Barrier-breakers: African-Americans who changed the game

Luther Lindsay and Bearcat Wright

“Luther Lindsay was legitimately a very, very tough guy,” Jim Ross said. “Stu Hart once told me that Luther Lindsay was one of the toughest guys he’d ever worked out with.”

It has even been noted that Lindsay is one of few men who got the best of the legendary Hart patriarch in his mythical Dungeon training center.

“Luther was more than a showman,” Ross said. “Luther had a lot of steak to go with the sizzle. He had a great background and was a legitimate submission guy. In the early days, submission guys were proficient in the art of hooking, a term used for guys who utilized joint manipulation to work the wrist, the ankle or elbow. Luther was really proficient in that regard.”

Lindsay got his start in the early 1950s just before the height of the civil rights movement and competed in pro wrestling’s first interracial contests. Early on, he challenged another submission expert, Lou Thesz, for the NWA World Heavyweight Title, becoming the first black man to challenge for the title and earning the respect of Thesz in the process. Lindsay also later became a rival of Mad Dog Vachon and “Iron” Mike DiBiase — the father of “The Million Dollar Man.” In the late ’50s, Lindsay became the first African-American to compete south of Washington.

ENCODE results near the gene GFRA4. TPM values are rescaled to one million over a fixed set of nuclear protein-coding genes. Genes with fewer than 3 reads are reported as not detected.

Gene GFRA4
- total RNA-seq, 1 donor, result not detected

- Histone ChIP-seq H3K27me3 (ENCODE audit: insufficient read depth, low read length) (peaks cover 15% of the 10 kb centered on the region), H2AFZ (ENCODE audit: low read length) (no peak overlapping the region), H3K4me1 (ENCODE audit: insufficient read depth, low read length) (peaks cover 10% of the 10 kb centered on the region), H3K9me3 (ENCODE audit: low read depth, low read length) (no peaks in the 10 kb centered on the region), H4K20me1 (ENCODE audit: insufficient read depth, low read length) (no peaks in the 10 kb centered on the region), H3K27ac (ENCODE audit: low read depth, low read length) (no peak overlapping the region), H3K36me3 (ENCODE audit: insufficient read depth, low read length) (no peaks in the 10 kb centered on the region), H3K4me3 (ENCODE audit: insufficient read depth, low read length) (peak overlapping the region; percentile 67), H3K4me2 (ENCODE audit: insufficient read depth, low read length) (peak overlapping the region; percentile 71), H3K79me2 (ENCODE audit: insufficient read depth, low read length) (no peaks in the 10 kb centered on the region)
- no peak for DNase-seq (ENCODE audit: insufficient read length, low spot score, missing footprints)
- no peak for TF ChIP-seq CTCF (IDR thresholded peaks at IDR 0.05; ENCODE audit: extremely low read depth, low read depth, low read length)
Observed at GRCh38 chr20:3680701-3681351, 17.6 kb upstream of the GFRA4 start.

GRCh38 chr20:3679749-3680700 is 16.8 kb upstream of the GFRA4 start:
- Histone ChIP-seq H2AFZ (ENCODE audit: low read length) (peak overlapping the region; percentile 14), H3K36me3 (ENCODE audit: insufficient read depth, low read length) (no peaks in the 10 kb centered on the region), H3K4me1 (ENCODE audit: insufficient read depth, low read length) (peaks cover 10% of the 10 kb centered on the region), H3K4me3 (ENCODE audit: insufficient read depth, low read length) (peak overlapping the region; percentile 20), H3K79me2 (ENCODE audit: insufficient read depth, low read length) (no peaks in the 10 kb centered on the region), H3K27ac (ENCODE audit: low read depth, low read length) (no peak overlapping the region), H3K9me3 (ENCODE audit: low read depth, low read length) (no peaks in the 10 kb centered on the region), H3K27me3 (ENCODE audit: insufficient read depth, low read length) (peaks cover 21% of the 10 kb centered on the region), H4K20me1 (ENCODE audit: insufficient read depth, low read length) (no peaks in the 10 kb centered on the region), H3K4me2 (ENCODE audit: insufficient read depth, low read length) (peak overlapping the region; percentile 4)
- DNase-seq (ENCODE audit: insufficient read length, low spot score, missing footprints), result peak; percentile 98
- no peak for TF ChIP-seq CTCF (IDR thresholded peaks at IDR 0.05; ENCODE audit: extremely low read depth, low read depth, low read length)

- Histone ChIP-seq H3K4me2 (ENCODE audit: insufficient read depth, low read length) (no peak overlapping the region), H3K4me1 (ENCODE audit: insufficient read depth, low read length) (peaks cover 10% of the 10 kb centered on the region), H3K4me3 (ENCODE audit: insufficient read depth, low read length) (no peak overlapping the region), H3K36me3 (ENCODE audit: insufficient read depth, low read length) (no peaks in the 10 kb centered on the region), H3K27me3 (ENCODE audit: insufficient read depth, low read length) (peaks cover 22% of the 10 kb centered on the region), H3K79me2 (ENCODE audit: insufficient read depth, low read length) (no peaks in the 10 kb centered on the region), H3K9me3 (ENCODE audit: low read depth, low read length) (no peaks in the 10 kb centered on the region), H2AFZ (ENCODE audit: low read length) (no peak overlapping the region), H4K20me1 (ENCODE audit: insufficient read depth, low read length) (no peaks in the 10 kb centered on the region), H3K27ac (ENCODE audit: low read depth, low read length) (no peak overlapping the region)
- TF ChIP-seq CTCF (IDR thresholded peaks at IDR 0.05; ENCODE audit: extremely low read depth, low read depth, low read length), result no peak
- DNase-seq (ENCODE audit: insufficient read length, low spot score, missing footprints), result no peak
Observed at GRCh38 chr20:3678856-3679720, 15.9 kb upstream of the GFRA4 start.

“Bearcat Wright was also huge star in a lot of areas,” Ross said. A contemporary of Lindsay’s, Bearcat Wright also became his frequent tag team partner.

“Guys like Luther and Bearcat Wright were looked at by promoters as a novelty,” Ross said. “They had to be able to handle themselves because every now and then you’d get a wrestler that was anti-equality and would be a little rough with them, so they had to be able to take care of themselves. Sometimes they had to travel alone because their peers didn’t want to ride with them. I’d have to think it was a very challenging and lonely existence for some.”

But competitors Luther and Bearcat persevered to ensure a future for African-American stars, whether they knew it.

“I don’t know that some of them knew they were trailblazing as much as they had regular work,” Ross explained. “They had a job. That was a big deal. They were on television and became TV stars.”